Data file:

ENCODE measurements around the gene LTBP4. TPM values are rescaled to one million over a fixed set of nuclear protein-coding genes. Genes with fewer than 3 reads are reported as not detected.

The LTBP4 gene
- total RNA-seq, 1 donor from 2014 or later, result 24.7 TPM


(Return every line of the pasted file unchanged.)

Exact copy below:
ENCODE measurements around the gene LTBP4. TPM values are rescaled to one million over a fixed set of nuclear protein-coding genes. Genes with fewer than 3 reads are reported as not detected.

The LTBP4 gene
- total RNA-seq, 1 donor from 2014 or later, result 24.7 TPM